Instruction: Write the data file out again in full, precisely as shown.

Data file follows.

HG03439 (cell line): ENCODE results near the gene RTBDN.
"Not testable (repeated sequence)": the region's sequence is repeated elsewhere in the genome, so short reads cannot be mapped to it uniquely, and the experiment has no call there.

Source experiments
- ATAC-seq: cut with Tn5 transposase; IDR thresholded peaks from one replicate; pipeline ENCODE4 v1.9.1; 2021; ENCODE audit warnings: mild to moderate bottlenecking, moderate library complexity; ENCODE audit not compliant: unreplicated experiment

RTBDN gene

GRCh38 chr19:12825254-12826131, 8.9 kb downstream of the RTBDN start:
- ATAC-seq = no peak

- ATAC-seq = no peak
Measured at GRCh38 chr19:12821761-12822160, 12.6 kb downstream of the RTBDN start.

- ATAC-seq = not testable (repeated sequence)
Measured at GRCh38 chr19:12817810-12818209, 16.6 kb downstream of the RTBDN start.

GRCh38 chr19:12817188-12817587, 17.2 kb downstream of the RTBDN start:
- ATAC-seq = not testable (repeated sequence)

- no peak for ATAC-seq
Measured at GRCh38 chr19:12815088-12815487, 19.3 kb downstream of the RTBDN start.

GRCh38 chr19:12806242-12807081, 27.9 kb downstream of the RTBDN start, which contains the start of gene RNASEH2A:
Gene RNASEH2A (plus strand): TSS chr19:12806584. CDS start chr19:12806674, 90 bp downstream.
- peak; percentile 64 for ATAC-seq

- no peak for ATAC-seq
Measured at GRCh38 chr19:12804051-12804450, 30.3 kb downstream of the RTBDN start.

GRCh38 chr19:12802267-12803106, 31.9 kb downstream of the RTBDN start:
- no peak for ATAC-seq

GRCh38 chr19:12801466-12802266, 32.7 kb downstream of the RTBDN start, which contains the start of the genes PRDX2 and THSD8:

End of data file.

HG03439 (cell line): ENCODE results near the gene RTBDN.
"Not testable (repeated sequence)": the region's sequence is repeated elsewhere in the genome, so short reads cannot be mapped to it uniquely, and the experiment has no call there.

Source experiments
- ATAC-seq: cut with Tn5 transposase; IDR thresholded peaks from one replicate; pipeline ENCODE4 v1.9.1; 2021; ENCODE audit warnings: mild to moderate bottlenecking, moderate library complexity; ENCODE audit not compliant: unreplicated experiment

RTBDN gene

GRCh38 chr19:12825254-12826131, 8.9 kb downstream of the RTBDN start:
- ATAC-seq = no peak

- ATAC-seq = no peak
Measured at GRCh38 chr19:12821761-12822160, 12.6 kb downstream of the RTBDN start.

- ATAC-seq = not testable (repeated sequence)
Measured at GRCh38 chr19:12817810-12818209, 16.6 kb downstream of the RTBDN start.

GRCh38 chr19:12817188-12817587, 17.2 kb downstream of the RTBDN start:
- ATAC-seq = not testable (repeated sequence)

- no peak for ATAC-seq
Measured at GRCh38 chr19:12815088-12815487, 19.3 kb downstream of the RTBDN start.

GRCh38 chr19:12806242-12807081, 27.9 kb downstream of the RTBDN start, which contains the start of gene RNASEH2A:
Gene RNASEH2A (plus strand): TSS chr19:12806584. CDS start chr19:12806674, 90 bp downstream.
- peak; percentile 64 for ATAC-seq

- no peak for ATAC-seq
Measured at GRCh38 chr19:12804051-12804450, 30.3 kb downstream of the RTBDN start.

GRCh38 chr19:12802267-12803106, 31.9 kb downstream of the RTBDN start:
- no peak for ATAC-seq

GRCh38 chr19:12801466-12802266, 32.7 kb downstream of the RTBDN start, which contains the start of the genes PRDX2 and THSD8: